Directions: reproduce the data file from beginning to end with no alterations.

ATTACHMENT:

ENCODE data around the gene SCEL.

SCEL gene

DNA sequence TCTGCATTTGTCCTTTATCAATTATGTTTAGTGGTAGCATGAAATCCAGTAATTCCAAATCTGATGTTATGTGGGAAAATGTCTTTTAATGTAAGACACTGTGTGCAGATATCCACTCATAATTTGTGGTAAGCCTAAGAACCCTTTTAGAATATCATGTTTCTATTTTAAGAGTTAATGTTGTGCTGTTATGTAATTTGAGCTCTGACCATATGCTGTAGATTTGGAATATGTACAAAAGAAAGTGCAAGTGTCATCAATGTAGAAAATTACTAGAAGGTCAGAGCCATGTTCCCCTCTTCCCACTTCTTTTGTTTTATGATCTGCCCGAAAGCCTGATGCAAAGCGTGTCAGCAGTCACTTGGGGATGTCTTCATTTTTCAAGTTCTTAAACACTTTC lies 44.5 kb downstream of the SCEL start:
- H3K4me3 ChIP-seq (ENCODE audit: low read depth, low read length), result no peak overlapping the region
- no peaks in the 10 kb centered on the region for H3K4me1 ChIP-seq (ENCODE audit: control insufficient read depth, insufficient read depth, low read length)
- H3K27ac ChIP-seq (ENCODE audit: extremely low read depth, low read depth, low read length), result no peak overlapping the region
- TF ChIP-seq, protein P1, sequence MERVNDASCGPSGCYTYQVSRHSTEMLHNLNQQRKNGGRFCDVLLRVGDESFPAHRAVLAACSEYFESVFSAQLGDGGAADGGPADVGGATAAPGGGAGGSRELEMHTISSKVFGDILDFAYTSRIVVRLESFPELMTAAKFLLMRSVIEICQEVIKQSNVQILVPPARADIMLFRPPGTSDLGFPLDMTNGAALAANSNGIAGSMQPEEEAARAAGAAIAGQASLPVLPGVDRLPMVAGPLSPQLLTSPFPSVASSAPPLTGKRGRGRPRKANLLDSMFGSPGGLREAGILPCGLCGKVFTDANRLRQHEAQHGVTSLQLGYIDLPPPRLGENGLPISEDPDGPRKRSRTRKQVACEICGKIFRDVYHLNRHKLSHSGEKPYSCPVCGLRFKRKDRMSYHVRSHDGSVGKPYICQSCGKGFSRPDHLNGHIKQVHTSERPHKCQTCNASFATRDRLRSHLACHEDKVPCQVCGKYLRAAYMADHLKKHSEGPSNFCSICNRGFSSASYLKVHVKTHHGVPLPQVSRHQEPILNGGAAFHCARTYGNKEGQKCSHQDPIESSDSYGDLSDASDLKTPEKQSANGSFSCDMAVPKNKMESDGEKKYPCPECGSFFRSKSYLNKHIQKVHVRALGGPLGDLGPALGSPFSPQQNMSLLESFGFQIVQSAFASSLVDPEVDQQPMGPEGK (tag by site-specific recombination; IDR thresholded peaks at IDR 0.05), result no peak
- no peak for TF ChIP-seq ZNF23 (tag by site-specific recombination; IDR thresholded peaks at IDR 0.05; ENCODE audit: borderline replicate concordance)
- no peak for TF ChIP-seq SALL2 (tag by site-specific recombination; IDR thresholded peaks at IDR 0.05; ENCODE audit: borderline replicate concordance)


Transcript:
ENCODE data around the gene SCEL.

SCEL gene

DNA sequence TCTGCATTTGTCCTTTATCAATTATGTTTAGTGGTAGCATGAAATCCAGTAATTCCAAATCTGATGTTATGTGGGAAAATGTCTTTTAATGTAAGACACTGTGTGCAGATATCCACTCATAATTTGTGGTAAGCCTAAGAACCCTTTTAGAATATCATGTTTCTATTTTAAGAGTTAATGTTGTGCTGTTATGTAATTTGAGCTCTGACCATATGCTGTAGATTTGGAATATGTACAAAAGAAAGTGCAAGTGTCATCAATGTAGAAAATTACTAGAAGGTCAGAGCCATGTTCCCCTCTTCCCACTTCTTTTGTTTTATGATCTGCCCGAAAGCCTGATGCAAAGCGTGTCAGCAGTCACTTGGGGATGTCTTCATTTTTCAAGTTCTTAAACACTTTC lies 44.5 kb downstream of the SCEL start:
- H3K4me3 ChIP-seq (ENCODE audit: low read depth, low read length), result no peak overlapping the region
- no peaks in the 10 kb centered on the region for H3K4me1 ChIP-seq (ENCODE audit: control insufficient read depth, insufficient read depth, low read length)
- H3K27ac ChIP-seq (ENCODE audit: extremely low read depth, low read depth, low read length), result no peak overlapping the region
- TF ChIP-seq, protein P1, sequence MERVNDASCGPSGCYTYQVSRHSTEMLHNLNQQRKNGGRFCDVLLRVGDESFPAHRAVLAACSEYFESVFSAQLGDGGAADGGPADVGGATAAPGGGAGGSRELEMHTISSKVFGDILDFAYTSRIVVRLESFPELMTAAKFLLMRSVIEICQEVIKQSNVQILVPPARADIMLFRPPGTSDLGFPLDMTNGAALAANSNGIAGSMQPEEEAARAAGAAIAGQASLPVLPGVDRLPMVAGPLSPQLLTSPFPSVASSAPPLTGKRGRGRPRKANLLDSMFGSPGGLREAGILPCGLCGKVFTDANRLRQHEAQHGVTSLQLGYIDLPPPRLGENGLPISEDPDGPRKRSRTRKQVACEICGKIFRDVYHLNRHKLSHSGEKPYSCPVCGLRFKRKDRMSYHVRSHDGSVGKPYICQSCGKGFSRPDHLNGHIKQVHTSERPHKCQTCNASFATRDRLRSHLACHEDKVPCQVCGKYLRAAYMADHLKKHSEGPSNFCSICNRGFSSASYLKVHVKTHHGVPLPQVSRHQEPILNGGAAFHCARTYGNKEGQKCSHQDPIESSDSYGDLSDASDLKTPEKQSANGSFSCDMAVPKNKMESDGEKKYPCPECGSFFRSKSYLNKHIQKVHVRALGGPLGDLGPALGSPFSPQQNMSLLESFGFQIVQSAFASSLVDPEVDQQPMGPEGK (tag by site-specific recombination; IDR thresholded peaks at IDR 0.05), result no peak
- no peak for TF ChIP-seq ZNF23 (tag by site-specific recombination; IDR thresholded peaks at IDR 0.05; ENCODE audit: borderline replicate concordance)
- no peak for TF ChIP-seq SALL2 (tag by site-specific recombination; IDR thresholded peaks at IDR 0.05; ENCODE audit: borderline replicate concordance)